Level 3 Japanese Children’s Books from my own collection
This is a list of all the Level 3 books that are part of my own collection; it’ll be updated as I keep reading (and buying) them.
From Extensive Reading in Japanese, the definition of a Level 3 book:
Level 3: Kana and kanji are mixed, but the book is mainly written in hiragana. Furigana is provided for any kanji in the text. The content is not only fiction, but may also contain facts or accounts of some natural phenomena. Pictures are the main feature of the book. Japanese native readers would be six to ten years old.
I’ve added Amazon links for the benefit of having title images and just in case anyone wants to subsidize my reading, but if you’re interested in ordering any of these, I’d also recommend you look them up on Kinokuniya’s website or YesAsia.com and compare prices and shipping costs. They may also be available at a library near you or be available through inter-library loan; you can look them up at WorldCat.org. Finally, if you’re in the Tacoma area, I’m setting up a weekly extensive reading group through the Tacoma Language and Culture meetup group; feel free to join the group and come read any of these!
Also, all title translations are my own unless otherwise indicated, names are family name first, then given name, and 作 and 絵 mean “author” and “illustrator,” respectively.
- Extensive reading is known as 多読, or tadoku in Japanese. To try it, start with very easy books (ones with no more than two or three unknown words per page), and follow these principles:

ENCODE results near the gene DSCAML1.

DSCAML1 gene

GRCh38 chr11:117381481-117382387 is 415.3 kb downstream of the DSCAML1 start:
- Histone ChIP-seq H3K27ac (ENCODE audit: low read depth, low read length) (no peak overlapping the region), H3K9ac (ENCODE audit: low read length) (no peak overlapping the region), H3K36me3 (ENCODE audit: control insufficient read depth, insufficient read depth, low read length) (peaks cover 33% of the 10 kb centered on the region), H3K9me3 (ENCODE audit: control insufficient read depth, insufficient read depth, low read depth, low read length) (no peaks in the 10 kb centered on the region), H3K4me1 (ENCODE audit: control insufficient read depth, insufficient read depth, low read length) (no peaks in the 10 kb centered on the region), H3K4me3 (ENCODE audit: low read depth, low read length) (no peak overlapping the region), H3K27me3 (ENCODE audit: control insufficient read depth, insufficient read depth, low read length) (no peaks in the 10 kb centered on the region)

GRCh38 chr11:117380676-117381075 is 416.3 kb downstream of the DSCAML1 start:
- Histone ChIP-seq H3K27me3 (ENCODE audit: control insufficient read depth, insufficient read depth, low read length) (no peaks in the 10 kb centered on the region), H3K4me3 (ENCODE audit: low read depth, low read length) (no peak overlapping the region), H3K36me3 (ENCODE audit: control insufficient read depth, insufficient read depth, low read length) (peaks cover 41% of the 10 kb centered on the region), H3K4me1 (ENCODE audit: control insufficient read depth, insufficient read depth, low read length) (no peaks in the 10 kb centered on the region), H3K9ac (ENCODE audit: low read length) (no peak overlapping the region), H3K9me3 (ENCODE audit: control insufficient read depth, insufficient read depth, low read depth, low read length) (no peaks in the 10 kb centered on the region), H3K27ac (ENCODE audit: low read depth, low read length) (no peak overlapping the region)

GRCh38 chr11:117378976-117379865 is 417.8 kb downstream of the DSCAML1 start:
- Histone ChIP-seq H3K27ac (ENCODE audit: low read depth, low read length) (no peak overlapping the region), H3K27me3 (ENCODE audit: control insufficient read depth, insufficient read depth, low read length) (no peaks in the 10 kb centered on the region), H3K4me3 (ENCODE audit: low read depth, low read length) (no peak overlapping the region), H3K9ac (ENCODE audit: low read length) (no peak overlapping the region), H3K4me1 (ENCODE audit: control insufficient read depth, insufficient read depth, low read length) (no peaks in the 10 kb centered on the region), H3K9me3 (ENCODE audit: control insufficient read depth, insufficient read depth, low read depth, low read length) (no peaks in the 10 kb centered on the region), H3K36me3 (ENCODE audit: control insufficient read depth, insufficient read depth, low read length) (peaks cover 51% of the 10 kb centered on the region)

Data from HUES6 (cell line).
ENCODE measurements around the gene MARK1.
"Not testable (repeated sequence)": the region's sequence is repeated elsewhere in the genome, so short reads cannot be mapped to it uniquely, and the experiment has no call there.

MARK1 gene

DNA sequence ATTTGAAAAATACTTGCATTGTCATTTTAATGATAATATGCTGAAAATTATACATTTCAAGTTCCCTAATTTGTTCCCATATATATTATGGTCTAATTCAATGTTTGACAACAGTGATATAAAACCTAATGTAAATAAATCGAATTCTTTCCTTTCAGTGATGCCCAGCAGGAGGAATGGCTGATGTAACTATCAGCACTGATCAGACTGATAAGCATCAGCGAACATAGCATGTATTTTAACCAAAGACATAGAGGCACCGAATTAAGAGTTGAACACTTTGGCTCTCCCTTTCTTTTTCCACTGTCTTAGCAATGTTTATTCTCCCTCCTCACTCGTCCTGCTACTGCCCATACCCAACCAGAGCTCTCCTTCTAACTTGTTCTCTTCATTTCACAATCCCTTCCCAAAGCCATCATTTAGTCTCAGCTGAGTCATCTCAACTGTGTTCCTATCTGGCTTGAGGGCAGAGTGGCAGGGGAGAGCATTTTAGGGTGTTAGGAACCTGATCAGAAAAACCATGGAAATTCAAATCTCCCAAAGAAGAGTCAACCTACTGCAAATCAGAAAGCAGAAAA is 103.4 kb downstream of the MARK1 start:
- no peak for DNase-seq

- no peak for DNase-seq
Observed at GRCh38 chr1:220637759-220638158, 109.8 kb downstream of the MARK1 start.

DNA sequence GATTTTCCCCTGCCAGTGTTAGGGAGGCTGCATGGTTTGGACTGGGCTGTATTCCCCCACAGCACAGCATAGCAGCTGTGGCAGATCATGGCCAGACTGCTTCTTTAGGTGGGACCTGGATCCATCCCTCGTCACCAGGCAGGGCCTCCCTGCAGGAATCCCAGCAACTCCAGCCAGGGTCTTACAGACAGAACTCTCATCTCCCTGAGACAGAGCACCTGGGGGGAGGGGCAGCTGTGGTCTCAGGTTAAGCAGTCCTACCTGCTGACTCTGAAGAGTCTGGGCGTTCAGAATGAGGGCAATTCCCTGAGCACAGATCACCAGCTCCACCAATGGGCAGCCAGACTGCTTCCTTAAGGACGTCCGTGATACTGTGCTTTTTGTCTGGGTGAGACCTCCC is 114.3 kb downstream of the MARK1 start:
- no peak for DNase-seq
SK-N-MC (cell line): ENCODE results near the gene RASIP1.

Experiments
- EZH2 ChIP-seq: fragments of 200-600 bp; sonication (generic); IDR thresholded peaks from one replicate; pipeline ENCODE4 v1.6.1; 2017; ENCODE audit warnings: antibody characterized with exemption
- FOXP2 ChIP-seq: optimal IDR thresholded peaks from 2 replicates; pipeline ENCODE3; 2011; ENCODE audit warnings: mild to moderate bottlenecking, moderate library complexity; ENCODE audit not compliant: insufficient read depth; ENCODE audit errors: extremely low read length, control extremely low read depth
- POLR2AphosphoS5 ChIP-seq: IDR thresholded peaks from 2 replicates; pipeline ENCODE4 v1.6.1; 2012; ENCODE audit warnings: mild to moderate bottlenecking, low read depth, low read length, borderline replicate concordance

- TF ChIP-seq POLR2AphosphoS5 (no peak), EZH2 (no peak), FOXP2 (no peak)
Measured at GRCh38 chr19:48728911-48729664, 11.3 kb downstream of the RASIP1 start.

1. Don’t look up words in the dictionary while reading.
2. Skip over parts you don’t understand.
3. If you aren’t enjoying one book, toss it aside and get another.
Find something to read!
Hundreds of free books and stories online
Local bookstores and libraries
Buying new and used books online
For more information, read "What Is Extensive Reading?" and "Classification System."
To learn more about Kunihide Sakai, who developed the three principles of tadoku and has worked to popularize it in Japan for years, read this interview with him.
Finally, for more than you ever wanted to know about why I believe extensive reading is worth your time, read my tadoku manifesto.
Superfluous StatsBooks read: 303
Word count (since starting the blog): 380,500
- About Myself
- Books from my own collection
- Classification System
- Detailed Reviews of Graded Readers
- Detailed Reviews of Level 2 Books
- Detailed Reviews of Level 3 Books
- Detailed Reviews of Level 4 Books
- Detailed Reviews of Level 5 Books
- EhonNavi Books
- Extensive Reading Basics
- Extensive Reading Materials Online
- Extensive Reading Paper Summaries and Notes
- Extensive Reading Resources
- Illustrated Reference Books
- Japanese Language Learning Resources
- Mini Reviews of Level 1 Books
- Mini Reviews of Level 2 Books
- Mini Reviews of Level 3 Books
- Mini Reviews of Level 4 Books
- Mini Reviews of Level 5 Books
- Mini-Reviews of Level 6 Books
- Nikkei Bunko Library Books
- Picture Books
- Pierce County Library Books
- Reading in a Foreign Language
- Seattle Library Books
- Short Stories
- Society and Culture
- Tacoma Library Books
- Tadoku Contest
- Weekly Updates
- Extensive Reading group
- Goodreads Tadoku Group
- Overview of the "Start with Simple Stories" method
- Read More or Die
- Reading in a Foreign Language
- Tadoku Livejournal Community
- tadoku.org (in Japanese)
- Talk to the Clouds
- The Extensive Reading Foundation
- The Extensive Reading Pages
- 日本多読研究会 (Japanese Graded Readers Research Group)
Japanese Language Learning Resources